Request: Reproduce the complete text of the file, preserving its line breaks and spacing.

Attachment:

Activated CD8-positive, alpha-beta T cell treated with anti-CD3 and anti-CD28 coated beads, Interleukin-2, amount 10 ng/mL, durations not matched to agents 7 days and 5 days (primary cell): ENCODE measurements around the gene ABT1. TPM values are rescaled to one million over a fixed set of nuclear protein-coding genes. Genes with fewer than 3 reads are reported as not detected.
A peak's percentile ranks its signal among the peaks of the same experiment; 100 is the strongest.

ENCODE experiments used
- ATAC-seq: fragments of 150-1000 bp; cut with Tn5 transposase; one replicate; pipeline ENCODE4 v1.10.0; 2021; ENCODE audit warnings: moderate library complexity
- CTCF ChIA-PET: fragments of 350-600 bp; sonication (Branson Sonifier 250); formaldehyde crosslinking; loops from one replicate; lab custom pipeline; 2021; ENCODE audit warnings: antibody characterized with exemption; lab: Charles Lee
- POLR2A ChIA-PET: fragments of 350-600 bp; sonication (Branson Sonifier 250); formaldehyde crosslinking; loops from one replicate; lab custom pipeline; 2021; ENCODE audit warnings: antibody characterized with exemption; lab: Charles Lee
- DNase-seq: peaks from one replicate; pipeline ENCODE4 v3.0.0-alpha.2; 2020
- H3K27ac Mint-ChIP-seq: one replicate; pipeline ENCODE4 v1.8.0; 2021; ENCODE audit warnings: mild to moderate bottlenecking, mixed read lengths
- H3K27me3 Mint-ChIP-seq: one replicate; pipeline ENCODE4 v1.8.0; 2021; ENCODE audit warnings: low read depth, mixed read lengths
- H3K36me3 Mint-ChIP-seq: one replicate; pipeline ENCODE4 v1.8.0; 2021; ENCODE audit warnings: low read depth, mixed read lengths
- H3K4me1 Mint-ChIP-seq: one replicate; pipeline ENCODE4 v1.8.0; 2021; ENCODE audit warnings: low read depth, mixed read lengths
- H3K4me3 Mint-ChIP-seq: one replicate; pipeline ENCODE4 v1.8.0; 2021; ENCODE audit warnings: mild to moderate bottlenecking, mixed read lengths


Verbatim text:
Activated CD8-positive, alpha-beta T cell treated with anti-CD3 and anti-CD28 coated beads, Interleukin-2, amount 10 ng/mL, durations not matched to agents 7 days and 5 days (primary cell): ENCODE measurements around the gene ABT1. TPM values are rescaled to one million over a fixed set of nuclear protein-coding genes. Genes with fewer than 3 reads are reported as not detected.
A peak's percentile ranks its signal among the peaks of the same experiment; 100 is the strongest.

ENCODE experiments used
- ATAC-seq: fragments of 150-1000 bp; cut with Tn5 transposase; one replicate; pipeline ENCODE4 v1.10.0; 2021; ENCODE audit warnings: moderate library complexity
- CTCF ChIA-PET: fragments of 350-600 bp; sonication (Branson Sonifier 250); formaldehyde crosslinking; loops from one replicate; lab custom pipeline; 2021; ENCODE audit warnings: antibody characterized with exemption; lab: Charles Lee
- POLR2A ChIA-PET: fragments of 350-600 bp; sonication (Branson Sonifier 250); formaldehyde crosslinking; loops from one replicate; lab custom pipeline; 2021; ENCODE audit warnings: antibody characterized with exemption; lab: Charles Lee
- DNase-seq: peaks from one replicate; pipeline ENCODE4 v3.0.0-alpha.2; 2020
- H3K27ac Mint-ChIP-seq: one replicate; pipeline ENCODE4 v1.8.0; 2021; ENCODE audit warnings: mild to moderate bottlenecking, mixed read lengths
- H3K27me3 Mint-ChIP-seq: one replicate; pipeline ENCODE4 v1.8.0; 2021; ENCODE audit warnings: low read depth, mixed read lengths
- H3K36me3 Mint-ChIP-seq: one replicate; pipeline ENCODE4 v1.8.0; 2021; ENCODE audit warnings: low read depth, mixed read lengths
- H3K4me1 Mint-ChIP-seq: one replicate; pipeline ENCODE4 v1.8.0; 2021; ENCODE audit warnings: low read depth, mixed read lengths
- H3K4me3 Mint-ChIP-seq: one replicate; pipeline ENCODE4 v1.8.0; 2021; ENCODE audit warnings: mild to moderate bottlenecking, mixed read lengths